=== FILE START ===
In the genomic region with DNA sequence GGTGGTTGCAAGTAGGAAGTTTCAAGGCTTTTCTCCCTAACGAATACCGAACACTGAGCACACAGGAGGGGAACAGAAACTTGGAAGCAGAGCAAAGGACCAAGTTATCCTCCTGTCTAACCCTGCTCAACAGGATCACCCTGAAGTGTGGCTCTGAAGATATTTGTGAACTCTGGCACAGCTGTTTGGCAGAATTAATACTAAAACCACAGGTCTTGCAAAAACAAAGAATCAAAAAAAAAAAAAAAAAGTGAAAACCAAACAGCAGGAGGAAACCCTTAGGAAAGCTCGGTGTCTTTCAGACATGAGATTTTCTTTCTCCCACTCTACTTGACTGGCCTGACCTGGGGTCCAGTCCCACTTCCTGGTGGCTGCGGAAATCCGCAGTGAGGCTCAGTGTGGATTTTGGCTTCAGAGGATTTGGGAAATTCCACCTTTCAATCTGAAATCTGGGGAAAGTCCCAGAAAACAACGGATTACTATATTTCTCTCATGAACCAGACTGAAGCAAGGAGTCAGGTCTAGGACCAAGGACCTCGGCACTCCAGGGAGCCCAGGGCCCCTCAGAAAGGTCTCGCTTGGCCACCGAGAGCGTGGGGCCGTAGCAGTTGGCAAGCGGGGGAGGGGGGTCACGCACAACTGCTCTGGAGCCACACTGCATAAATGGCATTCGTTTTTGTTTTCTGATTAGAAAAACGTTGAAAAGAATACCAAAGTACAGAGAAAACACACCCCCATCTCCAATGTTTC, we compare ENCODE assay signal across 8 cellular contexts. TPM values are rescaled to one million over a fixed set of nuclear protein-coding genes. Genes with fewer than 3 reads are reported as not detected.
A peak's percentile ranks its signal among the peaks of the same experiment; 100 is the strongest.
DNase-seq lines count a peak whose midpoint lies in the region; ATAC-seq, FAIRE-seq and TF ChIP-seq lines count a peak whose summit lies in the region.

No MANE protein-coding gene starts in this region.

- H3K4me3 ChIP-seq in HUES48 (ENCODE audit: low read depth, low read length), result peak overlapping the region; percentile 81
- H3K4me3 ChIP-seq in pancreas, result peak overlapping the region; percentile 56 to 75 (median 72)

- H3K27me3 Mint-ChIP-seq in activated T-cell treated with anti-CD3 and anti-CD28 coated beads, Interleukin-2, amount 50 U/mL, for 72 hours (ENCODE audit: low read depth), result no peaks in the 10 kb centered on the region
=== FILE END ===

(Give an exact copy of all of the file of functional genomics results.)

In the genomic region with DNA sequence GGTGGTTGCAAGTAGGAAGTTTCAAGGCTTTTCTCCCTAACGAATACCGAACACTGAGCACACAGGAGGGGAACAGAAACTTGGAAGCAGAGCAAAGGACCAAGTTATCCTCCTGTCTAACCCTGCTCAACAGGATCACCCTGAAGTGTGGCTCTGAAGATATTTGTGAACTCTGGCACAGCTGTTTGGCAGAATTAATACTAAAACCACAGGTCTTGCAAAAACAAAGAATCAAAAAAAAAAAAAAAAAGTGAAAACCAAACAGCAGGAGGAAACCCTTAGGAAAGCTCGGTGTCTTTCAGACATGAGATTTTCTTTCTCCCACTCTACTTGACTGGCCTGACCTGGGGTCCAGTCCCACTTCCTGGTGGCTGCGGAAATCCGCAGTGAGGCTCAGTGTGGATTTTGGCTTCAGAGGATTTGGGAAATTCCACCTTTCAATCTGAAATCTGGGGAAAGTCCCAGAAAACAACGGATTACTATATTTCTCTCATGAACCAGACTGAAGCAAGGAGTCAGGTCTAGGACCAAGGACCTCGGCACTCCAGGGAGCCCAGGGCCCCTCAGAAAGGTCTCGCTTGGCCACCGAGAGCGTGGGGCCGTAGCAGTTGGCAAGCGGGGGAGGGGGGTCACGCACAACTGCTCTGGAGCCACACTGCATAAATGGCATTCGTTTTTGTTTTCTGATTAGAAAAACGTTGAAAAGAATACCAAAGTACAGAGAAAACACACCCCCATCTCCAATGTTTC, we compare ENCODE assay signal across 8 cellular contexts. TPM values are rescaled to one million over a fixed set of nuclear protein-coding genes. Genes with fewer than 3 reads are reported as not detected.
A peak's percentile ranks its signal among the peaks of the same experiment; 100 is the strongest.
DNase-seq lines count a peak whose midpoint lies in the region; ATAC-seq, FAIRE-seq and TF ChIP-seq lines count a peak whose summit lies in the region.

No MANE protein-coding gene starts in this region.

- H3K4me3 ChIP-seq in HUES48 (ENCODE audit: low read depth, low read length), result peak overlapping the region; percentile 81
- H3K4me3 ChIP-seq in pancreas, result peak overlapping the region; percentile 56 to 75 (median 72)

- H3K27me3 Mint-ChIP-seq in activated T-cell treated with anti-CD3 and anti-CD28 coated beads, Interleukin-2, amount 50 U/mL, for 72 hours (ENCODE audit: low read depth), result no peaks in the 10 kb centered on the region